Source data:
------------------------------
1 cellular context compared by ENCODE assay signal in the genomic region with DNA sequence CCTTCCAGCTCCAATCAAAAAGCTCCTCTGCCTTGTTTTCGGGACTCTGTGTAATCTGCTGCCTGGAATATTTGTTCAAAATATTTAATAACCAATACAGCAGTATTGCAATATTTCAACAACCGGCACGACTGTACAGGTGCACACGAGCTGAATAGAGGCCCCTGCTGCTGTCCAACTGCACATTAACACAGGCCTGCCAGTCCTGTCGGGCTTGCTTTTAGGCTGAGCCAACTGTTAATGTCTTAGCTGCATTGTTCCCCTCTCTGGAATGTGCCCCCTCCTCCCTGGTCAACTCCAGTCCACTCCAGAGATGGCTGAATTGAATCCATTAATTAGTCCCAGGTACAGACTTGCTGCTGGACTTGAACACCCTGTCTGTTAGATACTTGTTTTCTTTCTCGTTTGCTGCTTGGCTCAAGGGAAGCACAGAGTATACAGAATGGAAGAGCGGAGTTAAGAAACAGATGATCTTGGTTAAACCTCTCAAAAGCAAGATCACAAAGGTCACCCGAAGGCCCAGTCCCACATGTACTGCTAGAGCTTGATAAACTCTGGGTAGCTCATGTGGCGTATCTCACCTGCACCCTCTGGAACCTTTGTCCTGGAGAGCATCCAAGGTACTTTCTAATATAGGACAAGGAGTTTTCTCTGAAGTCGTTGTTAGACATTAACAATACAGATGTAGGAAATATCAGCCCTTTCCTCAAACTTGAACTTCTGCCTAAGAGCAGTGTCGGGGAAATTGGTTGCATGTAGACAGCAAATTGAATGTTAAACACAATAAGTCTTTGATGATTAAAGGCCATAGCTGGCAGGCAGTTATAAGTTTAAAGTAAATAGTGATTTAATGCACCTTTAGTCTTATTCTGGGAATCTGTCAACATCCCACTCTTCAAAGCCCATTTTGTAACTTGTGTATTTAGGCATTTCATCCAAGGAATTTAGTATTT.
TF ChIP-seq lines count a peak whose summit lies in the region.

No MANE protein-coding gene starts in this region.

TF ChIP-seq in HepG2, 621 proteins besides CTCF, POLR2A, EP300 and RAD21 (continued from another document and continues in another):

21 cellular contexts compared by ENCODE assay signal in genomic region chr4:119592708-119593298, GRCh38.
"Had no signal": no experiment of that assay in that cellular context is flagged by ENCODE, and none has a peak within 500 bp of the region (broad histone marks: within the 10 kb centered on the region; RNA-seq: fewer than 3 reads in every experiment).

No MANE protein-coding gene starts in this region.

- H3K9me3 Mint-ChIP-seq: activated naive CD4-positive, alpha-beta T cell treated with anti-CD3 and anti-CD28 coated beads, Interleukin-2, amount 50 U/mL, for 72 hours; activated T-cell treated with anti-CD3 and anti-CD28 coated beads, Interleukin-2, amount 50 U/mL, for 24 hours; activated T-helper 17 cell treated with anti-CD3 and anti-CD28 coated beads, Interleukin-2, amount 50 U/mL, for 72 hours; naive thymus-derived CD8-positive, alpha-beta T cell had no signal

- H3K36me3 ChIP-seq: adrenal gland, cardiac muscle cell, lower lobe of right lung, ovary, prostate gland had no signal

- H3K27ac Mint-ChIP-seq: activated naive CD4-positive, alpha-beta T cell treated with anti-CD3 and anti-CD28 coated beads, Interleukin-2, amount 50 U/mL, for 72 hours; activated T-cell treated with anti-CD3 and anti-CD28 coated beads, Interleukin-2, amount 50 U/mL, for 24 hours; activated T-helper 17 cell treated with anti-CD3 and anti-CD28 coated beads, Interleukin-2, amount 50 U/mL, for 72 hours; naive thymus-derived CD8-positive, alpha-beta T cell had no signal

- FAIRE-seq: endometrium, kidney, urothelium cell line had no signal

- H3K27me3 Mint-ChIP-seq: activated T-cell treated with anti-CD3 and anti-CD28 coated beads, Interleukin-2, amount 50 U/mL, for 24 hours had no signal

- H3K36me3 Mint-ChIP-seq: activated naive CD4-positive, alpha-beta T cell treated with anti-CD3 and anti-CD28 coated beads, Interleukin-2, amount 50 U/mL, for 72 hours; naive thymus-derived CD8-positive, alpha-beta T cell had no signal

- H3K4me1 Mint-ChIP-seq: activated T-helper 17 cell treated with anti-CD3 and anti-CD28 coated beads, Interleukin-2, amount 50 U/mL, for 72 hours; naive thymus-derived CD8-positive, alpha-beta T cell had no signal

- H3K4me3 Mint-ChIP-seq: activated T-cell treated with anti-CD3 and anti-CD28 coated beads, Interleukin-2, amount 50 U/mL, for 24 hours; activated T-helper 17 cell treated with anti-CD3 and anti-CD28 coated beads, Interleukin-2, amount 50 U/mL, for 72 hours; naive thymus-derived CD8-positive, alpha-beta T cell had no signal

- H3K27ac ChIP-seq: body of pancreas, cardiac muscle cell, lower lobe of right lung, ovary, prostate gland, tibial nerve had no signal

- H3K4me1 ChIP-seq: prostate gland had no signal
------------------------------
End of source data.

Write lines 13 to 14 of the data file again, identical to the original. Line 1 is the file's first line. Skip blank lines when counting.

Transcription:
- H3K36me3 Mint-ChIP-seq: activated naive CD4-positive, alpha-beta T cell treated with anti-CD3 and anti-CD28 coated beads, Interleukin-2, amount 50 U/mL, for 72 hours; naive thymus-derived CD8-positive, alpha-beta T cell had no signal

- H3K4me1 Mint-ChIP-seq: activated T-helper 17 cell treated with anti-CD3 and anti-CD28 coated beads, Interleukin-2, amount 50 U/mL, for 72 hours; naive thymus-derived CD8-positive, alpha-beta T cell had no signal